Excitation/Contraction Coupling Flashcards Preview

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Flashcards in Excitation/Contraction Coupling Deck (35)
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key features of cardiac muscle

large T-tubules

cell to cell electrical connections (gap junctions)

sympathetic fibers to muscle

parasympathetic fibers to muscle

sarcoplasmic reticulum


thin filament


troponin (TnT, TnC, TnI)



thick filament

myosin - heavy chains, 2 sets of light chains (MLC, regulatory and essential), myosin binding protein C



2 alpha-helices that coil and reside in the grooves in the actin, serves to regulate interaction between actin and myosin



binds to tropomyosin



binds to calcium



binds to actin, inhibits contraction



essential, may inhibit contraction



regulatory, may enhance contraction


myocin binding protein C

associated with the S2 subunit of the head - may be involved in cardiomyopathies



a giant protein that extends from the Z-line to the center of the thick filament

the portions that lie within the A-band are rigid, while the regions in the I band are more elastic

may play a role in transducing sustained stretch into a growth signal


Describe the conformational change of the light chain in the presence of calcium.

calcium binds to troponin C, which unblocks the active sites between actin and myosin, allowing cross-bridge cycling


calcium triggered calcium release

the calcium entering the cell during an action potential stimulates the release of an additional amount of calcium from the sarcoplasmic reticulum


From where does calcium enter the cell during an action potential?

across the sarcolemma and transverse tubules


What happens to calcium during relaxation of heart muscle?

removed from the cytoplasm by re-uptake of calcium into the SR by an energy dependent calcium pump

extruded from the cell to the interstitial fluid by an electrically neutral exchange for sodium


effect of sympathetic stimulation on the heart

increases heart rate and the slow inward calcium current

increases calcium release and increases contractility

speeds calcium reuptake process


Descrive the excitation-contraction coupling in cardiac muscle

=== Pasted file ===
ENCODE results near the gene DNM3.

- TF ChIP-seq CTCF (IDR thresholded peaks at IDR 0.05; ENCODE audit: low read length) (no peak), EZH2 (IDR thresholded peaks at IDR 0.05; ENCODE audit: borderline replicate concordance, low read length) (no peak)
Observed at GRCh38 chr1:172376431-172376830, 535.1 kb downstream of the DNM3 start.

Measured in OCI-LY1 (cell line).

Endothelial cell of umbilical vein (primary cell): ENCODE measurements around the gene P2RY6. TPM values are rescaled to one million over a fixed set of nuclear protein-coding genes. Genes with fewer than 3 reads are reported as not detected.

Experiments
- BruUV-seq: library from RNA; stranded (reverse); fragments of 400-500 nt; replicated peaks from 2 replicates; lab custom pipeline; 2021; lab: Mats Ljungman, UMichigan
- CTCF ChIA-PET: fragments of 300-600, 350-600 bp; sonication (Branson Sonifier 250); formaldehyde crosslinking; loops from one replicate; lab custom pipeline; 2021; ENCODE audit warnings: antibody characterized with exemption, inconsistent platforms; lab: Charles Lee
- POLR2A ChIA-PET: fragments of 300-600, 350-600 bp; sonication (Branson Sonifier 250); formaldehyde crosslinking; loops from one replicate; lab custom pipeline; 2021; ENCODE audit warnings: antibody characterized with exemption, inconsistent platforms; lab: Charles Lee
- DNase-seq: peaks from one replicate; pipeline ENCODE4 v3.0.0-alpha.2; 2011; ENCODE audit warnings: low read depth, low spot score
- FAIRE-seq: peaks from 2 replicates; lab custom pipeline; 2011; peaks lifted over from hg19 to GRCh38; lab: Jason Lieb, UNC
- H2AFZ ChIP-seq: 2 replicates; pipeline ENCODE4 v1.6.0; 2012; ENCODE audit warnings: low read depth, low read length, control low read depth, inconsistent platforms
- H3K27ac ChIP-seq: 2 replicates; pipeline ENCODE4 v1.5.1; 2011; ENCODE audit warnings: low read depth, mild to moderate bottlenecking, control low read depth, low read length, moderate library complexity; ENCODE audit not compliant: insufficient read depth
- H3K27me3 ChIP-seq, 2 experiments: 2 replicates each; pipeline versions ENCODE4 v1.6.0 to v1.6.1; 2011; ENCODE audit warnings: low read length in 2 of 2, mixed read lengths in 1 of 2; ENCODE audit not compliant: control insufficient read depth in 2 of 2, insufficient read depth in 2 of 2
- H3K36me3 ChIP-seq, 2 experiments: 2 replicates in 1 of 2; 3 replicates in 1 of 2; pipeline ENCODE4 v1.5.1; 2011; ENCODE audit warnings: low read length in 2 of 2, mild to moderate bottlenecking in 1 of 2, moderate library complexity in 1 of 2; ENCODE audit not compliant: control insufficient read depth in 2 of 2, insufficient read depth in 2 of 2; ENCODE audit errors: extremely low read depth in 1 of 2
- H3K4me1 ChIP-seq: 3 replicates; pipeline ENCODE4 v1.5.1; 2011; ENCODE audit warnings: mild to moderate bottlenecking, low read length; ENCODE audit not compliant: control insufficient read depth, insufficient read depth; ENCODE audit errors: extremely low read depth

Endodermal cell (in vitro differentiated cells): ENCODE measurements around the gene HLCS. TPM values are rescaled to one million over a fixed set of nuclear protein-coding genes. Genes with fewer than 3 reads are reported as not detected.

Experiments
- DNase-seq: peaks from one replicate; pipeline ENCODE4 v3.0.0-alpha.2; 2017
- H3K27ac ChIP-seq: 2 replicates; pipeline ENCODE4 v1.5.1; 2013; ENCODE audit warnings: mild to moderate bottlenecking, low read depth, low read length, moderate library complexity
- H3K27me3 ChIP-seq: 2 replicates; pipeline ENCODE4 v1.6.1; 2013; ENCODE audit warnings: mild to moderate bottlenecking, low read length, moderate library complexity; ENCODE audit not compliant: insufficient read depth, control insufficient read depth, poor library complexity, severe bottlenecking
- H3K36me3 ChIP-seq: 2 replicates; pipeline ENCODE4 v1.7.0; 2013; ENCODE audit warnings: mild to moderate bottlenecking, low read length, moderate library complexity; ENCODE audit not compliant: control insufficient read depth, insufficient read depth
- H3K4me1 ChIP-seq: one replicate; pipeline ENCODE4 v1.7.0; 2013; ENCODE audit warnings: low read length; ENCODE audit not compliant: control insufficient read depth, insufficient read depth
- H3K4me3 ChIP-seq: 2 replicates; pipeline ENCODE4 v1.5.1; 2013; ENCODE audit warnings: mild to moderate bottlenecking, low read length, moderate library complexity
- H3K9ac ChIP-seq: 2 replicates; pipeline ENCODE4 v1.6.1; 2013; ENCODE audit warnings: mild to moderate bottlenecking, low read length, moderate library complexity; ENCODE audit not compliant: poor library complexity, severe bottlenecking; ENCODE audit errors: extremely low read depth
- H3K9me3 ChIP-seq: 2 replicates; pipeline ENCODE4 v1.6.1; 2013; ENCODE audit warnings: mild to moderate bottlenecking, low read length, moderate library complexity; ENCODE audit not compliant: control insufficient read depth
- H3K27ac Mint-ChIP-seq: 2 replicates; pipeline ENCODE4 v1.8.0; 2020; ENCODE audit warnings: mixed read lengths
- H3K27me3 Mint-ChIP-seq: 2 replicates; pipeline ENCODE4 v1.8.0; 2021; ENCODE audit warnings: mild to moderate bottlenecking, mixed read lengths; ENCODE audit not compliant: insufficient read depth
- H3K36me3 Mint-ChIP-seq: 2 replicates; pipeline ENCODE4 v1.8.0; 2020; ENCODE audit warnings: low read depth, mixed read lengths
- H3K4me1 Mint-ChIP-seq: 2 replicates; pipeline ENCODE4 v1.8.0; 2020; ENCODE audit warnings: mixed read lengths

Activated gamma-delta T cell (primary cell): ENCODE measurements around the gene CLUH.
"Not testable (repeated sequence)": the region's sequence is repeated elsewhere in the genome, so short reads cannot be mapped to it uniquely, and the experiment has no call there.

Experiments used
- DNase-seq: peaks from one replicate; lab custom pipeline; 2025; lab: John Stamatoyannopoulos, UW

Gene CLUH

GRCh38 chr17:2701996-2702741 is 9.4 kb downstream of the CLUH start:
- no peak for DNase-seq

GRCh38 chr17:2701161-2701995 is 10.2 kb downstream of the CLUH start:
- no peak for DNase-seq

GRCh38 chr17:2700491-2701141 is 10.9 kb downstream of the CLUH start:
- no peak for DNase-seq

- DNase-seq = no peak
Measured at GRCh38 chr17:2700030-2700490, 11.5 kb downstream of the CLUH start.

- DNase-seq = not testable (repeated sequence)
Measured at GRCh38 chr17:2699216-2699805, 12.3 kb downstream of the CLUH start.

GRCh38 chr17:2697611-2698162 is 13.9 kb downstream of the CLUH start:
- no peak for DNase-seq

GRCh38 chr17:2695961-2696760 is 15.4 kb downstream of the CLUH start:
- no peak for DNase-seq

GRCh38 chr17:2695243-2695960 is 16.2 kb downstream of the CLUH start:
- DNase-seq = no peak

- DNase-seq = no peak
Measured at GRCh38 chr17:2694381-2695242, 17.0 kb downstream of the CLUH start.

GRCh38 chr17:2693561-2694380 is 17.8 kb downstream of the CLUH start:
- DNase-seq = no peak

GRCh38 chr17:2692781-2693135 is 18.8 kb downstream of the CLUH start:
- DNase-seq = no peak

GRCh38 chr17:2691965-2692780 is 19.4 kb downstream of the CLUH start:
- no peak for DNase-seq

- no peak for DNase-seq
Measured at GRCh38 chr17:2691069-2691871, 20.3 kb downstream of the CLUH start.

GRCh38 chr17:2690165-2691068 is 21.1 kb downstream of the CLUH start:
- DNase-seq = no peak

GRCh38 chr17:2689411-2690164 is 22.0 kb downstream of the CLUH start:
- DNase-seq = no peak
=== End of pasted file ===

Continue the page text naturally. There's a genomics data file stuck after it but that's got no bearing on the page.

1. Action potential travels along surface and down T-tubes

2. T-tube depolarization triggers SR to release Ca++ into cytoplasm of cell

3. Ca++ binds to the contractile apparatus (Troponin C)

4. Ca++ binding activates contractile apparatus and cell contracts

5. Contractile apparatus is active as long as Ca++ is remains elevated

6. The Ca++ in the cytoplasm is removed by SR Ca++ pumps and Na-Ca exchange

7. Cell relaxes as Ca++ is cleared from cytoplasm


cardiac glycosides

inhibit Na-K pump, which results in intracellular Na+ accumulation


calcium influx as a trigger for SR calcium release in cardiac muscle

1. T-tube depolarization triggers a small Ca++ influx through the DHP (dihydropyridine) receptor Ca++ channel

2. This trigger Ca++ signal binds to the SR Ca++ release channel (i.e. the ryanodine receptor).

3. Ca++ binding caused RyR to open and Ca++  is released from the SR

4. This process is called Ca++ -induced Ca++ release


T-type calcium channel

transient, tiny

open at more negative voltage (-50 to -60 mV)

short bursts of opening

do not interact with calcium antagonists

primarily found in atrial tissue

not affected by beta-agonists


L-type calcium channel

long-lasting, large

open at less negative voltage (-40 mV)

inactivate slowly

affected by calcium antagonists

found throughout the myocardium

affected by beta-agonists


dihydropyridine receptor (DHP)

a specialized calcium channel (L-type) in the T-tubule membrane


ryanodine receptor (RyR)

forms "foot" structure and is the SR calcium release channel in cardiac muscle

physically connected to the DHPR in skeletal muscle


calcium handling in the myocardium

75% back into the SR

25% Na-Ca exchanger

1% through sarcolemmal calcium pump and mitochondrial calcium pump



normally inhibits SR calcium pump (SERCA-2)

when phosphorylated by cAMP-dependent PKA, its ability to inhibit the SR calcium pump is lost, allowing the pump to actively pull Ca++ into the SR


cAMP-dependent PKA

any substance that activates this kinase will decrease inhibition of the SR Ca++ pump through phospholamban phosphorylation

agents such as epinephrine, norepinephrine, and beta-agonists do this

this accelerates Ca++ uptake into the SR, which produces myocardial relaxation


calsequestrin and calreticulin

proteins that bind Ca++ in the SR

in cardiac muscle, calsequestrin is dominant

both have about 50 Ca++ binding sites per protein molecule

calsequestrin and histidine-rich calcium binding protein regulate Ca++ release


other proteins that bind Ca++ in the SR

histidine-rich calcium binding protein and sarcalumenin

sarcalumenin regulates Ca++ pump activity


Describe the crossbridge cycle.

ATP binds to myosin head, cuasing dissociation of the actin-myosin complex

ATP is hydrolyzed, causing myosin heads to return to their resting conformation

a cross-bridge forms and the myosin head binds to a new position on the actin

phosphate is released and myosin heads change conformation, resulting in the power stroke and the filaments slide past each other

ADP is released, resetting the cycle


beta-receptor effects

activation results in the phosphorylation of phospholamban and Tn-I

increases the rate of relaxation.direct impact on ventricular filling and coronary perfusion - lusotropic effect

increases the movement of calcium into the myocardium - ionotropic effect